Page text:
The Koch Center’s opening comes as the health-care industry is awakening to the power of thoughtful design, with studies showing that design decisions—both good ones, like an abundance of natural light, and bad ones, like unclear wayfinding—can affect patient recovery times and staff efficiency. And what patients have come to expect from their health- care experiences has also changed. “Individuals are taking control of their health care and actually choosing where they go,” says Amy Beckman, a principal at HOK who led the Koch Center project. “Design is playing a bigger role in that.”

Health-care centers are often challenging commissions for designers, with a plethora of safety regulations and spatial constraints to consider. In the case of the Koch, to fit the program to the site, the building had to be a simple box, keeping clinical functions on the inside of the floor plan and patient circulation on the outside, near sunlight. “The question was, How do you bring this volume to life?” says Henry Cobb of Pei Cobb Freed & Partners. “How do you make it feel human?”

New York Presbyterian Hospital David Koch Center

The designers highlighted the flow of patients’ visits, with private prep and recovery rooms that act as home bases for them and their companions. Wood and woodlike laminate paneling cover much of the interior, introducing a warmth to the clinical spaces. Courtesy Frank Oudeman/OTTO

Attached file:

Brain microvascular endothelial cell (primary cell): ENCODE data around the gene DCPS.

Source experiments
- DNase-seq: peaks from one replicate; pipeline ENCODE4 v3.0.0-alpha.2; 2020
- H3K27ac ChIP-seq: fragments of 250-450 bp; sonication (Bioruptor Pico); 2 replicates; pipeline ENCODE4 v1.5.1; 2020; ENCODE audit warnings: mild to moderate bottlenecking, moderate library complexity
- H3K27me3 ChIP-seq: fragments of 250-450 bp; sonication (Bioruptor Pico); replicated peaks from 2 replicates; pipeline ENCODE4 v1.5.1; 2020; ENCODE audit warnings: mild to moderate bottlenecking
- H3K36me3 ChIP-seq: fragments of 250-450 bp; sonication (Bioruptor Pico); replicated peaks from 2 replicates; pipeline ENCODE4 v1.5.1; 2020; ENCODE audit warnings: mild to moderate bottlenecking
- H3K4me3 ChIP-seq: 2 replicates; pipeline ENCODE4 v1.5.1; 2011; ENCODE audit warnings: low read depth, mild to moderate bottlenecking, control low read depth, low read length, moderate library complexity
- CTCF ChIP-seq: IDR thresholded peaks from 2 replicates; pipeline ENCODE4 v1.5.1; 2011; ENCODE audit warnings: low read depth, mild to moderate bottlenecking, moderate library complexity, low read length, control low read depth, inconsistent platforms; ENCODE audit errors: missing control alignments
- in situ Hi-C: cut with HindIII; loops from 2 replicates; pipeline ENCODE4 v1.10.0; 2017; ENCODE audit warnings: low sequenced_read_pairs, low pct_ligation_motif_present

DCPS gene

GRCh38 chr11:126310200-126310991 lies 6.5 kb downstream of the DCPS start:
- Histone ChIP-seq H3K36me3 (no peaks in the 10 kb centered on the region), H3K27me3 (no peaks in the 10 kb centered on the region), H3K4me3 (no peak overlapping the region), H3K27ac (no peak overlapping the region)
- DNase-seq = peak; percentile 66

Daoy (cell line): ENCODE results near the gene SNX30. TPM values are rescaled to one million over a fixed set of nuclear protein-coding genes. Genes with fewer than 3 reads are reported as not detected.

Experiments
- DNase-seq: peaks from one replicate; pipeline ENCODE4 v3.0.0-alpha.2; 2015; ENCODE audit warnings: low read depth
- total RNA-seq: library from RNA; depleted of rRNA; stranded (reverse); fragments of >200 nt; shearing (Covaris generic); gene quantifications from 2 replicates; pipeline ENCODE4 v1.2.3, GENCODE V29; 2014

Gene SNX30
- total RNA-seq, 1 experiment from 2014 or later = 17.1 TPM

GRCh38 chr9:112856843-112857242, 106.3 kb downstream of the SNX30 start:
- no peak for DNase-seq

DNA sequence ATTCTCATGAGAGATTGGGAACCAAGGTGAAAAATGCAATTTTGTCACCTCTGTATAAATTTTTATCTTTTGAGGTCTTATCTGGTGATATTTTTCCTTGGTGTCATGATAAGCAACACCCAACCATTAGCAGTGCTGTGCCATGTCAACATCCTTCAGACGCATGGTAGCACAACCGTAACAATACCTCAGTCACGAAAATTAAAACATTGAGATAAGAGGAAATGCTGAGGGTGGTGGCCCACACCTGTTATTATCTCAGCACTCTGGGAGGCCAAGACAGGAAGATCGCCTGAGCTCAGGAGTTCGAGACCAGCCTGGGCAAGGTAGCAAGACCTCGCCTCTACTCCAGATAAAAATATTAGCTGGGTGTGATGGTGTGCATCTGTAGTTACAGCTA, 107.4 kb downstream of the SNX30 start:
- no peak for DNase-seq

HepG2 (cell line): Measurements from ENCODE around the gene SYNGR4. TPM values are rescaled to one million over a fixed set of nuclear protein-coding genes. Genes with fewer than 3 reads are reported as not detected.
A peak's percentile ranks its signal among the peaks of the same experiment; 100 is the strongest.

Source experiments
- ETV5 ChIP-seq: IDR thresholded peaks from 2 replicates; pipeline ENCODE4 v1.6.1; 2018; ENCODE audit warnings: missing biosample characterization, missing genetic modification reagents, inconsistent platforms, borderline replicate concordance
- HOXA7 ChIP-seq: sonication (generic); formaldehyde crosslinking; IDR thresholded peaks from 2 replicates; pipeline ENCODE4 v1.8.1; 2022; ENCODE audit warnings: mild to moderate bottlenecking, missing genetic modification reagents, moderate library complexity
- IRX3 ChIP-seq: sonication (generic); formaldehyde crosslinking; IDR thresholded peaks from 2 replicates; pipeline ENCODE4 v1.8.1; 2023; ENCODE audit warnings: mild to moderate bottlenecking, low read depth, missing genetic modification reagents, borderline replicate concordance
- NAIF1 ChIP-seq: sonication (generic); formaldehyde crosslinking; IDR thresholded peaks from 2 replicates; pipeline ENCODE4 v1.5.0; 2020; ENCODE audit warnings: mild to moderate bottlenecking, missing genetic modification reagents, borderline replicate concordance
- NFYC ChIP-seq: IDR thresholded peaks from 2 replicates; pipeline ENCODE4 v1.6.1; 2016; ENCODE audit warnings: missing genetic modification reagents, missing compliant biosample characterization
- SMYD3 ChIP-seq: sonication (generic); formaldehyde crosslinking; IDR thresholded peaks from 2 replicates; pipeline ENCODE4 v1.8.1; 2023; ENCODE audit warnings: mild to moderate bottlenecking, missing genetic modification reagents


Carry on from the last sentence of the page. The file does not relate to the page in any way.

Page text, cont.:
In many ways, the answer lies in certain design details that are rare in an industry that must prioritize technical efficiency. Both the architecture and hospital teams believed certain touches hold the potential to transform the patient experience. For the facade, for example, Cobb and his team designed a glazing unit with an obeche wood screen that sits between the outer and middle panes of glass. The screen provides shading while casting geometric shadows onto the floor. “We’ve worked really hard to create an environment where you’re less frightened and anxious and feel safe when you walk in the building,” says Joe Ienuso, NewYork-Presbyterian’s group senior vice president of facilities and real estate.

That aim manifests in “patient-centered” design choices at the finish and product scale: clinical rooms with sofas large enough to seat two, so family members can comfortably accompany patients; dimmable overhead fixtures that double as exam lighting, reducing clutter and the need for additional equipment. More intimate spaces like imaging and radiation areas, usually relegated to the underground levels of medical centers, here occupy well-lit, wood-look-paneled rooms on the fourth floor. And the chemotherapy infusion center gives patients the option of sitting in either shared or private spaces, offering patients an ability to manage their treatment that is often ignored in health-care settings.

Ultimately, the designers say, the objective in hospital design is to create humane spaces and moments that empower patients, maintain their dignity and agency, and are just a little more calming and comfortable. “Design is really about improving the human experience,” Beckman says. And at the Koch Center, that axiom seems to have been taken seriously.

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Categories: Architecture, Healthcare Architecture